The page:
Mold manufacturers and molders alike should always continue to assess—and invest in—the latest technology. Not only can the effective use of automation and robotics result in lower long-term production costs, but moldmakers who offer molding capabilities can provide sample/tryout services and perhaps even evolve into single-source providers, enabling earlier project involvement and control of the manufacturing process.
Here at The Rodon Group, we recently added six of the latest Nissei servo-driven hydraulic machines. These energy-efficient machines provide the combined advantages of both hydraulic and electric injection systems; and are designed to deliver better performance for both thin- and thick-walled applications.
With this in mind, here are some injection press basics that will give you a better understanding of the presses, processes and pitfalls in the molding industry. To determine the size of the machine needed to get the best results, a project designer or engineer can get a good estimate based on some basic information. By knowing approximately what size machine will be required, you can better source a plastic injection molder to source the work to or you can purchase a machine for your shop.
Plastic Injection Molding Press Classifications
A general molding equipment list may look something like this:
• 3-68 ton injection molding presses
• 5-123 ton injection molding presses
• 5-154 ton injection molding presses
• 5-202 ton injection molding presses
• 5-233 ton injection molding presses
• 4-400 ton injection molding presses
So, what does this mean? Plastic injection molding presses are classified or rated based on tonnage, or more specifically the clamping pressure or force. Presses can run in size from less than 5 tons of clamping pressure to over 4000. The higher the press ton rating, the larger the machine.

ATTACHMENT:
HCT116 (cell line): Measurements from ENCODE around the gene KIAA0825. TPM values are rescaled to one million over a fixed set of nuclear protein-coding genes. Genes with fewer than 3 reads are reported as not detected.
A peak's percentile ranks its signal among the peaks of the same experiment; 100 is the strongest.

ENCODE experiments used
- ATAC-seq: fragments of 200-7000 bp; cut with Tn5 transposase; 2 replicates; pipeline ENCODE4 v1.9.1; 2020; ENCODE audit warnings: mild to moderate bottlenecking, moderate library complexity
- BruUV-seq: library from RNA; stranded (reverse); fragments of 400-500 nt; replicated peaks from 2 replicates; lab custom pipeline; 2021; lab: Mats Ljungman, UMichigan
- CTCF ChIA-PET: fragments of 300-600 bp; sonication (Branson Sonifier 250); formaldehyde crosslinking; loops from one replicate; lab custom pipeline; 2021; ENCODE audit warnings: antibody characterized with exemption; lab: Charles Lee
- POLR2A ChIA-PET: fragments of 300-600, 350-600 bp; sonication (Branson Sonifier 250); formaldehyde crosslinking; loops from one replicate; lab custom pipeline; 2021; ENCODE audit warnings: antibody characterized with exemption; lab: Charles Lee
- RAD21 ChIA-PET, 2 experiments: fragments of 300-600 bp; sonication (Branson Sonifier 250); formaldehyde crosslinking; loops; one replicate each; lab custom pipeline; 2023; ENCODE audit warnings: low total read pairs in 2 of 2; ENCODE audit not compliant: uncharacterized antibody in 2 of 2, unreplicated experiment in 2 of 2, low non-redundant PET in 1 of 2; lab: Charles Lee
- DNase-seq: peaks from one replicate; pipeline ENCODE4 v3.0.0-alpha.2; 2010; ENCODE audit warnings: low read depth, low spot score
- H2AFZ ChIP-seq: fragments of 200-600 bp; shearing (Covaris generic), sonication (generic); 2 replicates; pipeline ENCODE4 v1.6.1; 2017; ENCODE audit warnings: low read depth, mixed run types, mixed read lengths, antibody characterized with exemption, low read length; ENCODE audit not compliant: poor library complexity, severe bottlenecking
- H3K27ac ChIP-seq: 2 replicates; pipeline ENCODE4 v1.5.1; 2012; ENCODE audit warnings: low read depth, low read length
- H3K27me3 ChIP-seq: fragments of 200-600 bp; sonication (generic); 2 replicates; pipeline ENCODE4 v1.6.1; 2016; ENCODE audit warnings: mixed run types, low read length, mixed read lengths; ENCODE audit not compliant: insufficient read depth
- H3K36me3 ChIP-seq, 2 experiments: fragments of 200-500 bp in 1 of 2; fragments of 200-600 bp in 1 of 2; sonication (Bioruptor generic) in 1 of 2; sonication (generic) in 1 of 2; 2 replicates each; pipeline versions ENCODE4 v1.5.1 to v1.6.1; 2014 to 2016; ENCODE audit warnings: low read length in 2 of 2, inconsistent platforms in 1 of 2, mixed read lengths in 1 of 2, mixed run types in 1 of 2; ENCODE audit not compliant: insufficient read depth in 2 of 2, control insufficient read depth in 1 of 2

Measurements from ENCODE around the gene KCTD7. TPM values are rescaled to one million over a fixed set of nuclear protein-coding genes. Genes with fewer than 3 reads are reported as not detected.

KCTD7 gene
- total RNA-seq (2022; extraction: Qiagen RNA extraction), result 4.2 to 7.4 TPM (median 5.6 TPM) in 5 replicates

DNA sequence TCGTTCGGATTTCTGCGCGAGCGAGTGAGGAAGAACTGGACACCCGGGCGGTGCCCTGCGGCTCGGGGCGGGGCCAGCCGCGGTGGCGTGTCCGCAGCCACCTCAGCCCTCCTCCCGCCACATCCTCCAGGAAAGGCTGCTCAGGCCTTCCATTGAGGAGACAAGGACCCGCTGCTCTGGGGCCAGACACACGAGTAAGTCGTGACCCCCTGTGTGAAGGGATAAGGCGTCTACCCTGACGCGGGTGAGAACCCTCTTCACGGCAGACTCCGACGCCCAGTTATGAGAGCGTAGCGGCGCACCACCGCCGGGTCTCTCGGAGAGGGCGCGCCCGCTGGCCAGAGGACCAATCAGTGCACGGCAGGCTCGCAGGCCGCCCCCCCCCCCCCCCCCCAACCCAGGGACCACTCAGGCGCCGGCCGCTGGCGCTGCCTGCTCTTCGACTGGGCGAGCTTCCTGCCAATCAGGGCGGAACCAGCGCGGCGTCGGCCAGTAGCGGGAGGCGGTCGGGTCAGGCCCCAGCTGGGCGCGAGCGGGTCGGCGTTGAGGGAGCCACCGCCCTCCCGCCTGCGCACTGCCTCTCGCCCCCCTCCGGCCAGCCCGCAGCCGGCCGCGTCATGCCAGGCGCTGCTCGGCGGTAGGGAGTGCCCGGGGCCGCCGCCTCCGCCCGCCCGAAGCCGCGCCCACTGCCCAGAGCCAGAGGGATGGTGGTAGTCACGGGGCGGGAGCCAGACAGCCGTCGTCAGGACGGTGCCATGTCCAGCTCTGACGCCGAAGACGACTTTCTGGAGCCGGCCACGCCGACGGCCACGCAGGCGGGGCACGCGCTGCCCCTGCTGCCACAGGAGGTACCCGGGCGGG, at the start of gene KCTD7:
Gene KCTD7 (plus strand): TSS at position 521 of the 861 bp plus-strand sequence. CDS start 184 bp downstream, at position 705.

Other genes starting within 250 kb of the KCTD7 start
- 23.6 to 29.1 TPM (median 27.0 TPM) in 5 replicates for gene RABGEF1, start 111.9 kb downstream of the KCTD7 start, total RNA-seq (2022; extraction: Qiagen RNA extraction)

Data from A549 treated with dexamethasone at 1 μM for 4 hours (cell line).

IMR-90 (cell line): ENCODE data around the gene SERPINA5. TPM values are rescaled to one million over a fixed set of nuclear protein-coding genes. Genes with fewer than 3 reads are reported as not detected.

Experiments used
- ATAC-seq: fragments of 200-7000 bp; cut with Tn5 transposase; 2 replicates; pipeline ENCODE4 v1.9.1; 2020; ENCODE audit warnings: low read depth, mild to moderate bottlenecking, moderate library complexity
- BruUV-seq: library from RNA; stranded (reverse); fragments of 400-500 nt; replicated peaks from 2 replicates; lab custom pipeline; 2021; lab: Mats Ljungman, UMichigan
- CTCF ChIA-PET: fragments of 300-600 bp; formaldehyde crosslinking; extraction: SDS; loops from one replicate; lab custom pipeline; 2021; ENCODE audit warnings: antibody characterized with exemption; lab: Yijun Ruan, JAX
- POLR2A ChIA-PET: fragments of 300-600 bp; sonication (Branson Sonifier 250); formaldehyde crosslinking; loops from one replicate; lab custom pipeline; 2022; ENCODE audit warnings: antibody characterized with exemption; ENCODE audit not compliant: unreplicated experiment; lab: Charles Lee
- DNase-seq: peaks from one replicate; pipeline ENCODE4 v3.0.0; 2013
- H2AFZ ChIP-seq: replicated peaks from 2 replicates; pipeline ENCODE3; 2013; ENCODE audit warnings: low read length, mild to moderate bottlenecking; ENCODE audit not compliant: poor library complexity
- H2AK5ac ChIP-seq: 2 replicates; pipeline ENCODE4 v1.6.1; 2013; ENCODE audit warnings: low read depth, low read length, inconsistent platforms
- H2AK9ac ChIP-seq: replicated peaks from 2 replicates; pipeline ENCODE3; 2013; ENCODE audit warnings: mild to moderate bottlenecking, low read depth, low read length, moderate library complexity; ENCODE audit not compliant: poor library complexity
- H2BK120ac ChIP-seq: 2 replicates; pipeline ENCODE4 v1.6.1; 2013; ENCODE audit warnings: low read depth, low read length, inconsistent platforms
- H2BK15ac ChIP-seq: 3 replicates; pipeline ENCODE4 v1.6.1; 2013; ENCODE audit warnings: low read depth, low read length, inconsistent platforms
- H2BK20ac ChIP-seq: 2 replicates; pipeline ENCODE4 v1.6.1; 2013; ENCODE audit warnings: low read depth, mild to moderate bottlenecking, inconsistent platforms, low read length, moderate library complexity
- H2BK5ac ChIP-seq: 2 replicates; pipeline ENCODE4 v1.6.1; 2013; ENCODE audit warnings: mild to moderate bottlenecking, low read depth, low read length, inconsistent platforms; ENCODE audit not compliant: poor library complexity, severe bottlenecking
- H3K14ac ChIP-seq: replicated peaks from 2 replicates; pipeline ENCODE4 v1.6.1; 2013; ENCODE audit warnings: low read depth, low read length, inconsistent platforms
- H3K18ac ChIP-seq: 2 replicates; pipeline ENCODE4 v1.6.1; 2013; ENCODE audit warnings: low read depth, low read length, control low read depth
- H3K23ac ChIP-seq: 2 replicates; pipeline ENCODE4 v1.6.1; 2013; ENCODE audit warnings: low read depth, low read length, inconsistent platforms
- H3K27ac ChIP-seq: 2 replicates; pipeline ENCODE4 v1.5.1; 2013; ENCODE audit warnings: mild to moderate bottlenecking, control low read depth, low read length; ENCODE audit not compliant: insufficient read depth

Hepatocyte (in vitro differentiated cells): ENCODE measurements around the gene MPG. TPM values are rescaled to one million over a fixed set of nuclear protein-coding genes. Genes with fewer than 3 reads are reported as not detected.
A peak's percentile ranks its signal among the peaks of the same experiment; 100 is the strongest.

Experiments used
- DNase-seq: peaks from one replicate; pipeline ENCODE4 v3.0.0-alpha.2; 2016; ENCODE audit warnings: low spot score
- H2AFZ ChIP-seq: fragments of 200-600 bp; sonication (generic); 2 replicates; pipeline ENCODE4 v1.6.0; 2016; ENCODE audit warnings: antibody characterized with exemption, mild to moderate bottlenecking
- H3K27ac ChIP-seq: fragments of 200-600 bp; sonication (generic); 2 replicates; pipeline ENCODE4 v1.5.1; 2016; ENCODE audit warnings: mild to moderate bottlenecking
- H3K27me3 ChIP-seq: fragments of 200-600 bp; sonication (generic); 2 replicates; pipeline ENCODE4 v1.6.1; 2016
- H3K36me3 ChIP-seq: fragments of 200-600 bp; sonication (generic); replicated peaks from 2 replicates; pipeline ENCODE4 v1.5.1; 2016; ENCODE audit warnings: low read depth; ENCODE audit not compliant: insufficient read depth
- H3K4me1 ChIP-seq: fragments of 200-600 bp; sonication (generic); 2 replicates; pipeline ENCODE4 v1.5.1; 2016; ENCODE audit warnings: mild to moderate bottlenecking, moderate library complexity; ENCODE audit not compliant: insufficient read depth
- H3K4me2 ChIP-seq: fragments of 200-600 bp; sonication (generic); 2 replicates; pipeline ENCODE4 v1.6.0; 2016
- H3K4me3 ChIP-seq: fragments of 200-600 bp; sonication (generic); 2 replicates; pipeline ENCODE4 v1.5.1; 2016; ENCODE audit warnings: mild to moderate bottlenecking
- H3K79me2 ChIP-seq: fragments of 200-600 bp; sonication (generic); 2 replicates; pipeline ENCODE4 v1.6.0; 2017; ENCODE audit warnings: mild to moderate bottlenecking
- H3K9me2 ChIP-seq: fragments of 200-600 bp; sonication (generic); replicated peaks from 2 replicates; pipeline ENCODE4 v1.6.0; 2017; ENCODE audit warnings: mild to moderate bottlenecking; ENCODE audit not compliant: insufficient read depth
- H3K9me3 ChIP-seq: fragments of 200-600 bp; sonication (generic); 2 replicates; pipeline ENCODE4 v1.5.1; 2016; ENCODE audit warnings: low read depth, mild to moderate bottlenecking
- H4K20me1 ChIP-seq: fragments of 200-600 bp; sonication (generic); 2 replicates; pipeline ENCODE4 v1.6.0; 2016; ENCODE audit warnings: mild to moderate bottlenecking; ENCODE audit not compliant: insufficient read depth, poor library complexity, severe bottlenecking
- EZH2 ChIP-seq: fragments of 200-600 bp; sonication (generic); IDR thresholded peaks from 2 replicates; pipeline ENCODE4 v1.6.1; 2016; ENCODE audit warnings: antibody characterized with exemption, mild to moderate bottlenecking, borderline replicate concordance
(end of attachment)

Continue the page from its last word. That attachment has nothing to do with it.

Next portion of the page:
A machine rated for 68 tons can deliver 68 tons of clamping pressure. This pressure keeps the mold closed during the injection process. Too much or too little pressure can cause quality issues. Too much or too little pressure can also cause flashing, where excess material appears on the part edge. Pressure also impacts the viscosity of the plastic being used in the project. Melt Flow Index or MFI is a measure of the ease of flow of the melt of a thermoplastic polymer. Plastic compounds react differently to pressure based on their MFI. The higher the MFI, the higher the pressure needed.
Clamping Force/Pressure Requirements
There are many factors that are taken into consideration when determining the size of the press. The size of the part, the polymer being used and something called the safety factor. The safety factor is an additional numerical percentage buffer that is added to the calculation to help avoid defects in the final part. Some recommend adding 10 percent to allow for the safety factor. As mentioned earlier, the MFI (Melt Flow Index) of the plastic compound will also impact the pressure needed to produce the part. Many calculations include the platen size as well as the mold and part size; however, to get an estimate of the press size your project will need, we have simplified it even further.
Many plastic injection professionals use a general rule of thumb of 2.5 times the surface square inches of the part to be produced. So, if you have a part with 42 square inches than you would need a press size with 105 tons of pressure. If you add 10 percent for a safety factor, you will need to use a press with a minimum of 115 tons of clamping force. A press size of 120 tons would be able to accommodate your plastic injection molded product.
A Lasting Investment
Once you have an estimate of the press size you will need, you can contact injection press manufacturers and/or distributors who can guide you through a purchase. Larger presses can accommodate larger molds and multi-cavity molds—often reducing the cost per part. However, larger molds are more expensive. Choosing the right press size can balance the upfront tooling expenditures with long-term manufacturing costs.